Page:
OUR BURNING ASSEMBLY
State seeks second medical opinion on mental health of alleged Parliament arsonist Zandile Mafe
Eight months after a fire gutted parts of Parliament, the State will approach Western Cape High Court Judge President John Hlophe about the mental state of suspected arsonist, Zandile Mafe. This emerged during the pre-trial conference held on Friday, 12 August.
Zandile Mafe is accused of setting fire to the National Assembly building in the early hours of 2 January this year. He faces charges of terrorism, arson, housebreaking, theft and possession of explosives. He was arrested on the same day, after he was seen leaving the parliamentary precinct.
Police found in his possession items which he allegedly stole from inside Parliament. The fire caused extensive damage to the Old and New Assembly buildings.
The Hawks allege that Mafe set Parliament alight. But Mafe’s lawyer, Luvoyo Godla, said his client intended to plead not guilty to the charges.
A day after his arrest, Mafe was examined by district surgeon Dr Zelda van Tonder. She declared that Mafe was suffering from paranoid schizophrenia. Mafe’s disputed confession was made hours after the mental health report was filed.
In January, prosecutor Helene Booysen submitted an assessment report from Van Tonder. Based on this report, an order was granted by Magistrate Zamkelie Mbalo on 4 January 2022, sending Mafe for 30 days of observation at Valkenberg Hospital.
Mafe’s senior counsel, advocate Dali Mpofu, took Van Tonder’s findings on appeal to the Western Cape High Court. On 18 January, after hearing arguments, Judge Hlope set aside Mafe’s referral to Valkenberg and ordered that he be sent to a correctional facility.
However, Van Tonder’s report and the Mafe’s apparent confession became a bone of contention during the accused’s bail hearing on 29 January. Mpofu argued that his client’s confession was inadmissible on the grounds that it had been made while Mafe was certified as a paranoid schizophrenic, highlighting that the report by Van Tonder had been set aside by Hlophe.
On 4 February, Mafe’s application to be released on bail was dismissed by Magistrate Michelle Adams. Mpofu again took the decision to the High Court on appeal. However, in May, the court dismissed his appeal.
On Friday, 12 August, Mafe was scheduled to appear before Judge Elize Steyn. Before proceedings got under way, prosecutor Mervyn Menigo informed Steyn that the accused was refusing to be brought up from the holding cells.
Mafe’s lawyer, Luvuyo Godla, said: “My Lady, my client is not well and he has been on a hunger strike for a considerable period of time. Unfortunately, I didn’t get any information from Pollsmoor [Prison]. They usually advise me as to when Mr Mafe embarks on a hunger strike. This time they did not inform me until I was advised by my client.”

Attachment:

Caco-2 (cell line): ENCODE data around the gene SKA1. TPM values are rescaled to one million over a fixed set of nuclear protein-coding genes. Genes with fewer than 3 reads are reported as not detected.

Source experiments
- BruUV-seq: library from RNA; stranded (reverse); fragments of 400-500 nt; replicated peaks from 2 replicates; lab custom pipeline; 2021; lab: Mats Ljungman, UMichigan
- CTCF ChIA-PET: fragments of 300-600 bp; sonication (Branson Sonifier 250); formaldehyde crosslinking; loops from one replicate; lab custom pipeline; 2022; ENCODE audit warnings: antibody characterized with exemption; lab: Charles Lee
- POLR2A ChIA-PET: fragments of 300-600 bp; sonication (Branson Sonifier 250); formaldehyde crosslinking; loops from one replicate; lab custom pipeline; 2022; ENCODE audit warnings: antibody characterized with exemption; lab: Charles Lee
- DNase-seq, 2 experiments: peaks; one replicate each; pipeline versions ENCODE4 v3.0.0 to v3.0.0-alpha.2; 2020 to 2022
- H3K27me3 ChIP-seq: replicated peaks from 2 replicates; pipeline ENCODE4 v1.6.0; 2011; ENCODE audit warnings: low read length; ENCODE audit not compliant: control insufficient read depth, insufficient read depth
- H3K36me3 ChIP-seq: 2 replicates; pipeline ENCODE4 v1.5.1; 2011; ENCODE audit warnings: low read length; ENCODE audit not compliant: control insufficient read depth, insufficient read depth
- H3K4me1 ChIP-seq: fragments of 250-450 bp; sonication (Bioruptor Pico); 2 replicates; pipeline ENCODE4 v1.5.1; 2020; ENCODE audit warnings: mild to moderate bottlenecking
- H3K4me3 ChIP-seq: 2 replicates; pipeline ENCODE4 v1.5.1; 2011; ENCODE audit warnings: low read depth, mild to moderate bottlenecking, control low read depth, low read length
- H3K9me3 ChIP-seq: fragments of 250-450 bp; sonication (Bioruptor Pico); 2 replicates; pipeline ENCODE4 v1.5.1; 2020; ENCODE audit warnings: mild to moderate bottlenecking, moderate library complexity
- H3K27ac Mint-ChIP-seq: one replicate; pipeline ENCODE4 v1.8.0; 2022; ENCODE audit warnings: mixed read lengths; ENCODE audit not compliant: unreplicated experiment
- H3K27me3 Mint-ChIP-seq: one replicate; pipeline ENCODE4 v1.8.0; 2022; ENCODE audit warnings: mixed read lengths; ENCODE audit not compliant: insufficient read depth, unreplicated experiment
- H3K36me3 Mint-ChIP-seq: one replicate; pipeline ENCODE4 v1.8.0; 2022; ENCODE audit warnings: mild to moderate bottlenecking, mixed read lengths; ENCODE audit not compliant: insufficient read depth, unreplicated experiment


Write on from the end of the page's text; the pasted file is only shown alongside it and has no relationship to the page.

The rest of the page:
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Menigo again raised the question of Mafe’s mental state.
“It is the State’s intention to raise the mental observation referral in terms of Section 78 of the Criminal Procedure Act (CPA) once again because it was not satisfactorily done with Magistrate Mbalo.
“The report from Van Tonder was already available in June 2022, together with the notification of the State’s intention to raise this issue in terms of Section 78. The defence had this notice of the State’s intention since 20 June and unfortunately a response was not forthcoming from the defence,” Menigo said.
But Menigo was stopped by Judge Steyn, who said: “I don’t want to go into the merits of the matter at this stage. I just want to make sure that the matter is prepared for trial as quickly as possible. My understanding is the State is ready to proceed and the defence is not ready.”
The purpose of the State’s application is to follow the process correctly this time around and get a second medical opinion on Mafe’s mental state. The State told the court that before the trial got under way, they would approach Hlophe about Mafe’s previous mental referral observation.
Objecting to the application, Godla said: “The prosecution bringing a section 78 application in terms of the CPA now is just circumventing the order which was made by a full bench, and bringing it through the back door.
“Provisions of the CPA say that at any stage, it could be in the middle of the trial, if the court is of the view that there ought to be a referral for observation purposes, that will be done. Ordinarily it is always the defence that brings that application, but there is nothing. When it comes at that point, we will deal with it, but for now there is nothing we can do. Remember, we cannot entertain the evidence of Dr Van Tonder — it was set aside,” he said.
Godla said the issue could be entertained only if there were fresh facts that shed light on whether Mafe might not be mentally capable of standing trial.
Menigo gave the assurance that 95% of the State’s evidence had been provided to the defence. The only aspect outstanding was a voluminous crime scene investigation report that would be provided electronically, and the video footage showing in detail how the accused allegedly went about torching Parliament. The State intends calling a number of experts to the stand.
Another issue to be dealt with before the trial gets under way is a trial within a trial relating to the admissibility of the so-called confession made by Mafe, and the authenticity of the video footage showing Mafe setting the fire.
Mafe is back in court on 2 September. DM